“We travelled across Canada and through most of the United States. It became our summer vacation-slash-tournament. It was a family thing, whether it was your family or other families that you met doing horseshoes. Everybody was always really friendly and helpful,” says Crystal. “As kids, there were a few times we went to tournaments when my parents did not go with us and the group of horseshoe players from Calgary took me, my brother and my sister under their wing when we went to Ontario. It was just amazing how it’s a unique group of people and they really look out for each other.”

Crystal continues to play for fun, but hasn’t competed since her high school days. So it came as quite a surprise when she learned that she was being inducted into the AHPA Hall of Fame.

“I guess I just didn’t expect it because I've been out of horseshoes for so long. But going back to the Horseshoe Club in Calgary brought back a lot of memories. It was neat,” she says. “When you’re playing, you don’t realize what’s happening, but when they were reading out the statistics that night [during the awards ceremony] and said how many consecutive Canadian champions I had won, I thought that was pretty cool.”
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Horseshoe pitching in Alberta peaked in popularity in the 1980s and 1990s, and has since sadly dwindled as a sport, decreasing in membership.

Crowsnest Pass even had a 10-court horseshoe club operating out of Pete’s Park in Blairmore, started by the Vander Lindens and David and Marilyn Liska in 1981. Eve was president of the club for 10 years and Casey was on the executive board, also serving as vice-president for a time.

The Vander Lindens have played horseshoes for about 50 years. They vividly remember their first time pitching during the 1967 Canada Day celebrations. Casey is still very involved in the sport today and Eve plays when her arthritis permits. It’s the exercise, the competitiveness and the challenge of the sport that has kept them at it for so long. And, like for Crystal, the chance to travel, meet people and socialize make horseshoes a special activity for them.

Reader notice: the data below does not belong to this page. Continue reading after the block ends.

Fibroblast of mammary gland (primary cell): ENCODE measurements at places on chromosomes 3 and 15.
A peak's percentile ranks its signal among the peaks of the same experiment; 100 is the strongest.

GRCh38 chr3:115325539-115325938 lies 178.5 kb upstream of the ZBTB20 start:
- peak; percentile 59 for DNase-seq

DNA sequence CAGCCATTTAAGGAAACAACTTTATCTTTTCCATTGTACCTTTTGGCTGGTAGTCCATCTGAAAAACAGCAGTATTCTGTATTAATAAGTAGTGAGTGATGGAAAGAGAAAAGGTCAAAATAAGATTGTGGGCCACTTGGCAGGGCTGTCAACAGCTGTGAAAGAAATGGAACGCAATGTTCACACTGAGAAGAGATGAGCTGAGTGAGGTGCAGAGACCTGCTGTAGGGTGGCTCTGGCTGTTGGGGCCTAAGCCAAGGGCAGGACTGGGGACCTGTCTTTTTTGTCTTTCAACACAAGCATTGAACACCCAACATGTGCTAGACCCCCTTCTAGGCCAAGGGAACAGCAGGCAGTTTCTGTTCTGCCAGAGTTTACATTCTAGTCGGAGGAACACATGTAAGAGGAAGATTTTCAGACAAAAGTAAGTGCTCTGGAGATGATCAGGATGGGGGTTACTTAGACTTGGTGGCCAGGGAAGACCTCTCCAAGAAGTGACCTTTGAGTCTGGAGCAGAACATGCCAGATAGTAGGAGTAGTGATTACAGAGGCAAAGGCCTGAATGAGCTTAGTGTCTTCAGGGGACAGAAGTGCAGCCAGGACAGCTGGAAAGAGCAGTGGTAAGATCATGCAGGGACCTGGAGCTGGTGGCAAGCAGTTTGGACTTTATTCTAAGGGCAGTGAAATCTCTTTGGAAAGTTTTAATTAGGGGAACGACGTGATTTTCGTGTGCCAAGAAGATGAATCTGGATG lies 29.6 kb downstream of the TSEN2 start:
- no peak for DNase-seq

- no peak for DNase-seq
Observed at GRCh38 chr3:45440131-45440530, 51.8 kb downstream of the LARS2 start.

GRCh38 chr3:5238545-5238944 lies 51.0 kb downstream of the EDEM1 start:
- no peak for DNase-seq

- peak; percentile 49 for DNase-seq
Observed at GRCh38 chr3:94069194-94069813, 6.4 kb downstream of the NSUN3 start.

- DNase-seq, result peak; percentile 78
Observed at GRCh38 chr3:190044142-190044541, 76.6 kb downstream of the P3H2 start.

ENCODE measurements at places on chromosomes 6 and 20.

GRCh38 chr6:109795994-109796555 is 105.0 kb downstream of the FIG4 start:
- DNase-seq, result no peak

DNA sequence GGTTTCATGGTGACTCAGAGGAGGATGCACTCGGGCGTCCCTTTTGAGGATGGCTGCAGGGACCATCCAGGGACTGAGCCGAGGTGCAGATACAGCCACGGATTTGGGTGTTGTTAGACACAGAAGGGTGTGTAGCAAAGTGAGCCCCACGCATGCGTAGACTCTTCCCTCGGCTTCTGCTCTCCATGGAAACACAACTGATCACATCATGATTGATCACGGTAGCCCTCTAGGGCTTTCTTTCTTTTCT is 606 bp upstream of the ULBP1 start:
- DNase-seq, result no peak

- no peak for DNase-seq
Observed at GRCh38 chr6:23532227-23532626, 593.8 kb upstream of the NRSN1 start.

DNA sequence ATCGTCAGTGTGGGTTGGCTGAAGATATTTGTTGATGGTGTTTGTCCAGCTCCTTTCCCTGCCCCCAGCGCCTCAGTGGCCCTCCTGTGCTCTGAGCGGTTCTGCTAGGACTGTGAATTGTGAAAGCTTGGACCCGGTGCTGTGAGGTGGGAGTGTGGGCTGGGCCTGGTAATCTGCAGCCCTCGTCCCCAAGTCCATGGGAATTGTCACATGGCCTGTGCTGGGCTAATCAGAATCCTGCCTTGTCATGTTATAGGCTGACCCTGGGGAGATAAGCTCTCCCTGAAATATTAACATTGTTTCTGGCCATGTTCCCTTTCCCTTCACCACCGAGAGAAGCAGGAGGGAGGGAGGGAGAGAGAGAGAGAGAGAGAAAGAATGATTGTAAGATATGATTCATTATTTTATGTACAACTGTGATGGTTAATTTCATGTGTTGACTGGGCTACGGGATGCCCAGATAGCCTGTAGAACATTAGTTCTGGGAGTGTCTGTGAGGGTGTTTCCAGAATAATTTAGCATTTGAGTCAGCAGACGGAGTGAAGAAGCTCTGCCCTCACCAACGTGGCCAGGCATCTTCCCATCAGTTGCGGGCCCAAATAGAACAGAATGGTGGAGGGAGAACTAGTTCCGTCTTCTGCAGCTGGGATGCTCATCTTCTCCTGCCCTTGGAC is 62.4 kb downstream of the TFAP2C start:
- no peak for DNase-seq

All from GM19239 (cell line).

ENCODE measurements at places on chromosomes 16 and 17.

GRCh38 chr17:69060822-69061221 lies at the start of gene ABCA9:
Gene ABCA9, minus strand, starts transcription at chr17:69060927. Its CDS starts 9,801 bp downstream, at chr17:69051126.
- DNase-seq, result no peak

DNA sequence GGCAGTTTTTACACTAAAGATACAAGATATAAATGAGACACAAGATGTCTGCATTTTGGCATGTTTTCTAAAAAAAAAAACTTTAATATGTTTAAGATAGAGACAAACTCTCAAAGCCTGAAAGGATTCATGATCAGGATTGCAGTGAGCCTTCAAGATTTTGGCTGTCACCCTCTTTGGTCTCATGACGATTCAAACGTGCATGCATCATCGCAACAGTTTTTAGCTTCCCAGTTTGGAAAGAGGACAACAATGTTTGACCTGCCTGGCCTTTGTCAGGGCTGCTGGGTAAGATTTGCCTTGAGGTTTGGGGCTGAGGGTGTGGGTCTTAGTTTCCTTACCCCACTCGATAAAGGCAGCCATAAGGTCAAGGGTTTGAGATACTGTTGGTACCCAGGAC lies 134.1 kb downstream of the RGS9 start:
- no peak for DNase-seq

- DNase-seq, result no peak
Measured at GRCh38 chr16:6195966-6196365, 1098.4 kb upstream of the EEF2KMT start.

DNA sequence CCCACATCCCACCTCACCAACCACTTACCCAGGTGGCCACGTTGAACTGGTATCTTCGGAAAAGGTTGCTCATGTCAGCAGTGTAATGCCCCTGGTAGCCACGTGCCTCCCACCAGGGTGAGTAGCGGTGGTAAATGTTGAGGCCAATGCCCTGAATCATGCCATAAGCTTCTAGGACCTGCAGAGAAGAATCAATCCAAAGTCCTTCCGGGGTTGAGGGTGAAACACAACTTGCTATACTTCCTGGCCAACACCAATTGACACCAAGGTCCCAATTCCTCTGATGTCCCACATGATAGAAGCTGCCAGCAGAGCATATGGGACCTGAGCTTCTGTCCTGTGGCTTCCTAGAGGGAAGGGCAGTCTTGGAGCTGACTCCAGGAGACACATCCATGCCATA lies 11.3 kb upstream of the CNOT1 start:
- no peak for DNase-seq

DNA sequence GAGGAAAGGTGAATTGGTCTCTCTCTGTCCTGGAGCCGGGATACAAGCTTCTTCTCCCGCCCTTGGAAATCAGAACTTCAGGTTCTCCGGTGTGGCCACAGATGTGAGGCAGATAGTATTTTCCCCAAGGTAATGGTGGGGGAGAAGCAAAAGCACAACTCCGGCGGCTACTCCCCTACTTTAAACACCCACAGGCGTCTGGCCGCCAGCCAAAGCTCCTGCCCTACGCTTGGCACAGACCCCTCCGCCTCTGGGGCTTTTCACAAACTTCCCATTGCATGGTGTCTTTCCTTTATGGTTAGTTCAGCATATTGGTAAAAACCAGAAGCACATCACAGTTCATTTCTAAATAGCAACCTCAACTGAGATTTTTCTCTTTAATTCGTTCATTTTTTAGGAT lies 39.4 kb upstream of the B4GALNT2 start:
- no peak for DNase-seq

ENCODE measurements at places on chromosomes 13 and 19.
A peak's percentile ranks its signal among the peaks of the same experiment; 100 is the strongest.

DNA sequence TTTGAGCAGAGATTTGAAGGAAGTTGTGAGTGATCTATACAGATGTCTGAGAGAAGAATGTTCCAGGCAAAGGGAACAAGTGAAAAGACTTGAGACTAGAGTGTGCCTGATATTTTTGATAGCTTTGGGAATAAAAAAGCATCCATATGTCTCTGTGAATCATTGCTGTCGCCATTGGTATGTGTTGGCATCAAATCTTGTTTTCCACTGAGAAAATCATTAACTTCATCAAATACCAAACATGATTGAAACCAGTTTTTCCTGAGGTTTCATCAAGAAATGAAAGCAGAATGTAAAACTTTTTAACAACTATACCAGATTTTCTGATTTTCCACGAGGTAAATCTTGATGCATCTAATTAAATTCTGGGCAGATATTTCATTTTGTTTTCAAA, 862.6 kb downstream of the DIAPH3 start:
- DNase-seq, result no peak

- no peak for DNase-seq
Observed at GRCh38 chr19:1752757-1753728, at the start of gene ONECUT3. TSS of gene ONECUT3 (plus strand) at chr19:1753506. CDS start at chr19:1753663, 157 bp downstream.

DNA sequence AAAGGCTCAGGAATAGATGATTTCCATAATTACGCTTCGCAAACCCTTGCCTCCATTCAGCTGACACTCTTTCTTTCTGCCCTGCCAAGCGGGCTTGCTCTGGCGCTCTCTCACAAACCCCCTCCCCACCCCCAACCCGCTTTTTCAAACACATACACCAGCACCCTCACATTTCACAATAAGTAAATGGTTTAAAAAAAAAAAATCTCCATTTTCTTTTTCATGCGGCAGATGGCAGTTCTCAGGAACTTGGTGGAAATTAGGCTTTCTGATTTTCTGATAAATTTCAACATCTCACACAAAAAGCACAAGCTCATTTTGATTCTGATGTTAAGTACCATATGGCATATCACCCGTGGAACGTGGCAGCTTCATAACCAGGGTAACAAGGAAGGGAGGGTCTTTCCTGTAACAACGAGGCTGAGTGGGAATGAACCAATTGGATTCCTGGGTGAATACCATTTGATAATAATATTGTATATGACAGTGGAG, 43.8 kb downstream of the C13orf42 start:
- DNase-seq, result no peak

Families across generations were involved in the Crowsnest Horseshoe Club, including many youth and young players. At its peak, there were roughly 70 members and in 1982, the club had 102 entries for their annual tournament, the biggest number of entries ever.

Membership declined over the years until, with only a dozen members remaining, the club was forced to cease operating in 1995 after 15 glorious years of operation.

And they were undoubtedly glorious years because Crowsnest Pass had many talented horseshoe players who qualified for tournaments across Canada and the US and achieved many awards. Casey himself is a three-time Provincial Men’s Champion.

Although Crystal still plays horseshoes for fun at family gatherings, the game isn’t as prominent in her life as it once was, but it’s apparent that her fond memories of her horseshoe days have left a lasting imprint on her past, and being inducted into the AHPA Hall of Fame brought back those nostalgic recollections from her childhood.
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November 21st, 2018 ~ Vol. 89 No. 47